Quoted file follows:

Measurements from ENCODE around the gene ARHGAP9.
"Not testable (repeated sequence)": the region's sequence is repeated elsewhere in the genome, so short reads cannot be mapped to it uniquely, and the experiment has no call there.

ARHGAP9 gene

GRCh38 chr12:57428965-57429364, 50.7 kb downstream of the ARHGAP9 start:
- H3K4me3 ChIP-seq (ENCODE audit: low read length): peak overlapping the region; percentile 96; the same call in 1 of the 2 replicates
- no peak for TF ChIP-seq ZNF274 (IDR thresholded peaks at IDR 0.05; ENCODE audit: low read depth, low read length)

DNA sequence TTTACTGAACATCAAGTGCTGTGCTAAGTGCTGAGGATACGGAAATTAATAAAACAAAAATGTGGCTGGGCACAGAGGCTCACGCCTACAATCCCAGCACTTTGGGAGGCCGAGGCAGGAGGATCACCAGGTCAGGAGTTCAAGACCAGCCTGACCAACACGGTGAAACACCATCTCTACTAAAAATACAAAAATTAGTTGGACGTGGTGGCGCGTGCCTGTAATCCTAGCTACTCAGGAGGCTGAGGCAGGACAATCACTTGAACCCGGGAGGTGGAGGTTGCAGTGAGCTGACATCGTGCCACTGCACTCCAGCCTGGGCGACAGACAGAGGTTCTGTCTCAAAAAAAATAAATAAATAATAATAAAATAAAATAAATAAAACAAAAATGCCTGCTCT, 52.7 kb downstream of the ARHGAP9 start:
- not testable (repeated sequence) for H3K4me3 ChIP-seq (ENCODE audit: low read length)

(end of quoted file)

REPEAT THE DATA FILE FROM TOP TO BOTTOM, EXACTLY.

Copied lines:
Measurements from ENCODE around the gene ARHGAP9.
"Not testable (repeated sequence)": the region's sequence is repeated elsewhere in the genome, so short reads cannot be mapped to it uniquely, and the experiment has no call there.

ARHGAP9 gene

GRCh38 chr12:57428965-57429364, 50.7 kb downstream of the ARHGAP9 start:
- H3K4me3 ChIP-seq (ENCODE audit: low read length): peak overlapping the region; percentile 96; the same call in 1 of the 2 replicates
- no peak for TF ChIP-seq ZNF274 (IDR thresholded peaks at IDR 0.05; ENCODE audit: low read depth, low read length)

DNA sequence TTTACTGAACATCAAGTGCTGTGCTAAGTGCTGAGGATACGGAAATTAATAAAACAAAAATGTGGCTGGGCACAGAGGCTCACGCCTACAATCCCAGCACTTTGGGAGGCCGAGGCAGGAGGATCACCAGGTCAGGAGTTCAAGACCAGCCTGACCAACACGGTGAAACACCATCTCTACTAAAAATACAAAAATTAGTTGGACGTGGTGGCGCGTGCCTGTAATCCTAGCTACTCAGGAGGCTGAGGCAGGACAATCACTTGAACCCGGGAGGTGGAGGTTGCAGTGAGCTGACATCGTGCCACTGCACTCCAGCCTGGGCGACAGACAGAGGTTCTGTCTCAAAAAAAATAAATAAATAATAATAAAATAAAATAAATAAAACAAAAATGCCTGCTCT, 52.7 kb downstream of the ARHGAP9 start:
- not testable (repeated sequence) for H3K4me3 ChIP-seq (ENCODE audit: low read length)